Episode 39: Pete Goodrum – A Point of View

Pete Goodrum, poet and lifelong resident of Norwich, reads poems inspired by his city and invites listeners to write about places in their neighbourhood or hometown. 
He also talks about his long and varied writing career and what he has learnt along the way.

Pete’s writing from a different angle exercise

Pete says: “There’s the old adage that you should ‘write what know’ but I’m saying try to write a poem about somewhere you know but looked at in a different way. From a different angle. My ‘Market’ has everyday details amplified and the awnings become a duvet as it sleeps. My ‘City Hall’ is literally looking at the place from a different angle – the back – and in doing so allows the rear view to become not only a new look at the place but a metaphor for the gap between civic ceremony and governance, and the grim realities of ordinary life. It’s not a poem of dissatisfaction or rebellion – it’s observation.

“So, go to a place you know and  create a poem about it viewed  from a different angle, seen in another perspective. Lift it out of its setting to make a point beyond pure description.”

You can hear how Patrick used Google Maps to write an original poem about his neighbourhood on the podcast, along with Pete’s poems for inspiration.

Please send your poems here for the chance to be featured on the blog or podcast. We look forward to seeing what you’ve written.

You can find out more about Pete’s work and various publications here.

Books by many of the poets featured on the podcast are available from the Poetry Non-Stop bookshop here. All books purchased via this link help to raise money to keep this podcast going.

Episode 38: Beth Hartley – Make Space for Poetry

Picture: Ken Cumberlidge

Beth Hartley shares poems from her debut collection, What if Stars, published by Allographic. She discusses the role poetry has had in her life and the joys of bringing her first book into the world. She also shows us how we can find poetry in our most familiar surroundings.

Beth’s Writing at Home exercise

Go into a room in your house or garden if you have one. Be still in it and allow it to talk to you. What is it giving your different senses? What is it telling you? Is it telling you about something that it likes or that needs doing? Hold yourself open to the influences of your place – even and especially as these places are the things you see every day. We tend to neglect what we see most often. Set a timer for a free write – then afterward, go back into that free write and work from that.

Beth shares her poem Before on the podcast, written using this technique. She says: “Before” is something I wrote about being up earlier than the rest of my household, a time I often use for writing, or planning, to be still. Senses also heighten memory and experiences and it’s good to explore those things in our work. I often use poetry to process experiences – like this, or sometimes dreams or performances. It helps my brain to make sense of all the things and also to remember things.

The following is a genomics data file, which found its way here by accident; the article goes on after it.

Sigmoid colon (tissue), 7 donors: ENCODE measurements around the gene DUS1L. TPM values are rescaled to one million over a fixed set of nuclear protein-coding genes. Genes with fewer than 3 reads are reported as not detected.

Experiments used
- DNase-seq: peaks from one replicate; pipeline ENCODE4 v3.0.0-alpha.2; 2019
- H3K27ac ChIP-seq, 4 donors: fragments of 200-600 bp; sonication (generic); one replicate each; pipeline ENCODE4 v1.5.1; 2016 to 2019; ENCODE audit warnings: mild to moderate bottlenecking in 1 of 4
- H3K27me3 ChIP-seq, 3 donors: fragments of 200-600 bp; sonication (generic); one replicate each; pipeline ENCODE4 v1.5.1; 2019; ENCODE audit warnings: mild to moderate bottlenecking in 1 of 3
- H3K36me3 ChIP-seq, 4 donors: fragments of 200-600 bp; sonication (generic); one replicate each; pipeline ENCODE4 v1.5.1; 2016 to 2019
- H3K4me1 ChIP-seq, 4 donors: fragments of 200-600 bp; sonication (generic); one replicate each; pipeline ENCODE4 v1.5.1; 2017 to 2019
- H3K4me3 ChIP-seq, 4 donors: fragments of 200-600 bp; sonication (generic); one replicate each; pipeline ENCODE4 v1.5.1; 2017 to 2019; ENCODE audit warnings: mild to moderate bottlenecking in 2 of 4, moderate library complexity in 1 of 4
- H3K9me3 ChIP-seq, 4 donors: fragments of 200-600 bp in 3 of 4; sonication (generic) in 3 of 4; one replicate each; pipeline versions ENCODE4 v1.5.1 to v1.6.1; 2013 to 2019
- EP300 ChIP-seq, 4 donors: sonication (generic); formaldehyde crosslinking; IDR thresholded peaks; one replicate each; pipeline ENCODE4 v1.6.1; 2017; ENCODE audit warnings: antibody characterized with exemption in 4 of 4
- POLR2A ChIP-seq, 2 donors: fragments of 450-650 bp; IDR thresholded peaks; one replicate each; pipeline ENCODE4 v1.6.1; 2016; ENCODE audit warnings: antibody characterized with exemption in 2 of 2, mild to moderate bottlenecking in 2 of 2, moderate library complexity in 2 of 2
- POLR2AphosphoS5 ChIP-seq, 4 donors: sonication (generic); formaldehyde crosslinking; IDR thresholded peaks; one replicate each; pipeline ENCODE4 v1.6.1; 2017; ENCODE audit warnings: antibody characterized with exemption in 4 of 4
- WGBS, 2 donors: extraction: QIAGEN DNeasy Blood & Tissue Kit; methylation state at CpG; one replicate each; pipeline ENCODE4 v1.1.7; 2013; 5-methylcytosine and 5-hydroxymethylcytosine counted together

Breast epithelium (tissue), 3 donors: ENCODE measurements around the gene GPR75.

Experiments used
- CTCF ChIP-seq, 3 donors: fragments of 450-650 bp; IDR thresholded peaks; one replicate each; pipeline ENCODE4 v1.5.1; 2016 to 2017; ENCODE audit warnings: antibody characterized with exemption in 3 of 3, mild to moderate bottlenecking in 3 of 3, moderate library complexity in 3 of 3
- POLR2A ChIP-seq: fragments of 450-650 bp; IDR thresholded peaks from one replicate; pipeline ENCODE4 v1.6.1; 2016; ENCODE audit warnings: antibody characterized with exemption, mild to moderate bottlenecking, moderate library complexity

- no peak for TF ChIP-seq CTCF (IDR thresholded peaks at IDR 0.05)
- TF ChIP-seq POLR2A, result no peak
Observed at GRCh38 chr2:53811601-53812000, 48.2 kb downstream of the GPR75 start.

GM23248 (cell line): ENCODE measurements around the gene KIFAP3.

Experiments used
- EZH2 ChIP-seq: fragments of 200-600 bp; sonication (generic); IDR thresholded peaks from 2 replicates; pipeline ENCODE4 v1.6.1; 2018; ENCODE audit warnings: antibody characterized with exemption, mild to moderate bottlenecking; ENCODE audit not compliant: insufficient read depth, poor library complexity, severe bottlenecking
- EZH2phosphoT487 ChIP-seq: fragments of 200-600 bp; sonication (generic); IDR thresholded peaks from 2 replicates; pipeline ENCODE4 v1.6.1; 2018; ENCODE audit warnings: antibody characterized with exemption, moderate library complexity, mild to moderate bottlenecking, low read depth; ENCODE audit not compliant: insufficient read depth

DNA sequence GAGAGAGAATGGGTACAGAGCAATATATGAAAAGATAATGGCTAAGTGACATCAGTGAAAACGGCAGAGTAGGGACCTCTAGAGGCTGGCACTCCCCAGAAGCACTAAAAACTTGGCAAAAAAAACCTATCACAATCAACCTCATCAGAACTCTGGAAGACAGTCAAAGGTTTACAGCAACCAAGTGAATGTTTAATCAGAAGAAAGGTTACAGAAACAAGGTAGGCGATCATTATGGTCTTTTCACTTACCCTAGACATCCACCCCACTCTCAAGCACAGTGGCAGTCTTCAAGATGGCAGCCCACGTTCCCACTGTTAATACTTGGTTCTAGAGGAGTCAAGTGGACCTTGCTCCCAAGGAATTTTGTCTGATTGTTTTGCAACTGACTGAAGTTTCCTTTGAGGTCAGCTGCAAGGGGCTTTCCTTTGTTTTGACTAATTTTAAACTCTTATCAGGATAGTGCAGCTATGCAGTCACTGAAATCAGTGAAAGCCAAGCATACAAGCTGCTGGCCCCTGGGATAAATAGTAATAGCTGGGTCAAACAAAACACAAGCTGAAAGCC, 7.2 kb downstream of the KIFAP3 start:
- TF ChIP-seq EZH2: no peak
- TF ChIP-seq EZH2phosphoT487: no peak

As always please share what you come up with for a chance to feature on the blog or podcast. You can submit poems here.

For more information on Beth Hartley and to buy her book visit: linktr.ee/PoetryBees

Books by many of the poets featured on the podcast are available from the Poetry Non-Stop bookshop here. All books purchased via this link help to raise money to keep this podcast going.

Episode 37: Ken Cumberlidge – Abracadabra

Many budding poets are put off by forms with complicated rules restricting what they want to say and how they can say it. In this episode Ken Cumberlidge explains that working within rules and limitations can give your creativity a boost and help you find new ideas and original ways of expressing yourself. The more restrictions you have the better!

Ken also talks about how he discovered poetry at a young age with the help of a wonderful English teacher. Performing at poetry nights in Liverpool in his teens helped him overcome a stammer and he went on to have a long career as an actor. It’s an inspiring story for anyone interested in writing or performing.

Ken’s abracadabra and bibliomancy exercise

While listening to the podcast and doing the exercise you will find it useful to refer to Ken’s poem here.

The abracadabra form was created by another former podcast guest Fay Roberts. It is based on the abracadabra sigel with the first line having 11 syllables (one for each letter) then going down by one each time to end with a single syllable on the last line.

But this restriction alone is not enough for Ken who combines it with with another technique for generating material to work with – bibliomancy. This involves randomly selecting passages from two different books (non-fiction works best) and using them as a starting point for a poem. As a further restriction Ken limits himself only to the words in the two passages to construct his poem with all its syllable restrictions.